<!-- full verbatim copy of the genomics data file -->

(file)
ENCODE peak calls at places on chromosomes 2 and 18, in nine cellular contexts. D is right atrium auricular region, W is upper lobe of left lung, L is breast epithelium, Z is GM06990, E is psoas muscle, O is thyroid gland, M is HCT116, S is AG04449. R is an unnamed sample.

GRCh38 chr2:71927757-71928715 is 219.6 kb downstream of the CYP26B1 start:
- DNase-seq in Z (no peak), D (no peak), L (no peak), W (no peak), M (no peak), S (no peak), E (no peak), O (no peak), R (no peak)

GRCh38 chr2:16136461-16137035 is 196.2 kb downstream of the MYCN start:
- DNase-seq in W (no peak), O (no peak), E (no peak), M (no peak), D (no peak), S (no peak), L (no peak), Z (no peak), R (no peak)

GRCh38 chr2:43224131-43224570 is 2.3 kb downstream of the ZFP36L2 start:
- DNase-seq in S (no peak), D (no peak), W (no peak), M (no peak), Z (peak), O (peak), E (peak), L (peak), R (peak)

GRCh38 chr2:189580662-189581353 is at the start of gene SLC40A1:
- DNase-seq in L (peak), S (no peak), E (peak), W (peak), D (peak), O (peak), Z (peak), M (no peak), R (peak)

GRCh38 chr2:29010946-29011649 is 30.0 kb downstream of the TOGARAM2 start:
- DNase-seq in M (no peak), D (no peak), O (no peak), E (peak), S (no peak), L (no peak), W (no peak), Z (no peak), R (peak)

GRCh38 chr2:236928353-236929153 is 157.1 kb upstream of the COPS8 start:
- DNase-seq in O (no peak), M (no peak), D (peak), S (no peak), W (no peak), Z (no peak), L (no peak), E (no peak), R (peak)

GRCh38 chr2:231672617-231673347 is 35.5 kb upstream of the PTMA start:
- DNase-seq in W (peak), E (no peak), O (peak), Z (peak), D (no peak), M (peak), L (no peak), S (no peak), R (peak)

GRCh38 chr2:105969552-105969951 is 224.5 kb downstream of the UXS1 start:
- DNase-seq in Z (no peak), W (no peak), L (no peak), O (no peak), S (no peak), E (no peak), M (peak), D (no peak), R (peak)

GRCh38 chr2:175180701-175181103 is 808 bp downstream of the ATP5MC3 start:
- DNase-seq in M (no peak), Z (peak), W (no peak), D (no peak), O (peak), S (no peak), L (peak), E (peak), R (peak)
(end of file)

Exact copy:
ENCODE peak calls at places on chromosomes 2 and 18, in nine cellular contexts. D is right atrium auricular region, W is upper lobe of left lung, L is breast epithelium, Z is GM06990, E is psoas muscle, O is thyroid gland, M is HCT116, S is AG04449. R is an unnamed sample.

GRCh38 chr2:71927757-71928715 is 219.6 kb downstream of the CYP26B1 start:
- DNase-seq in Z (no peak), D (no peak), L (no peak), W (no peak), M (no peak), S (no peak), E (no peak), O (no peak), R (no peak)

GRCh38 chr2:16136461-16137035 is 196.2 kb downstream of the MYCN start:
- DNase-seq in W (no peak), O (no peak), E (no peak), M (no peak), D (no peak), S (no peak), L (no peak), Z (no peak), R (no peak)

GRCh38 chr2:43224131-43224570 is 2.3 kb downstream of the ZFP36L2 start:
- DNase-seq in S (no peak), D (no peak), W (no peak), M (no peak), Z (peak), O (peak), E (peak), L (peak), R (peak)

GRCh38 chr2:189580662-189581353 is at the start of gene SLC40A1:
- DNase-seq in L (peak), S (no peak), E (peak), W (peak), D (peak), O (peak), Z (peak), M (no peak), R (peak)

GRCh38 chr2:29010946-29011649 is 30.0 kb downstream of the TOGARAM2 start:
- DNase-seq in M (no peak), D (no peak), O (no peak), E (peak), S (no peak), L (no peak), W (no peak), Z (no peak), R (peak)

GRCh38 chr2:236928353-236929153 is 157.1 kb upstream of the COPS8 start:
- DNase-seq in O (no peak), M (no peak), D (peak), S (no peak), W (no peak), Z (no peak), L (no peak), E (no peak), R (peak)

GRCh38 chr2:231672617-231673347 is 35.5 kb upstream of the PTMA start:
- DNase-seq in W (peak), E (no peak), O (peak), Z (peak), D (no peak), M (peak), L (no peak), S (no peak), R (peak)

GRCh38 chr2:105969552-105969951 is 224.5 kb downstream of the UXS1 start:
- DNase-seq in Z (no peak), W (no peak), L (no peak), O (no peak), S (no peak), E (no peak), M (peak), D (no peak), R (peak)

GRCh38 chr2:175180701-175181103 is 808 bp downstream of the ATP5MC3 start:
- DNase-seq in M (no peak), Z (peak), W (no peak), D (no peak), O (peak), S (no peak), L (peak), E (peak), R (peak)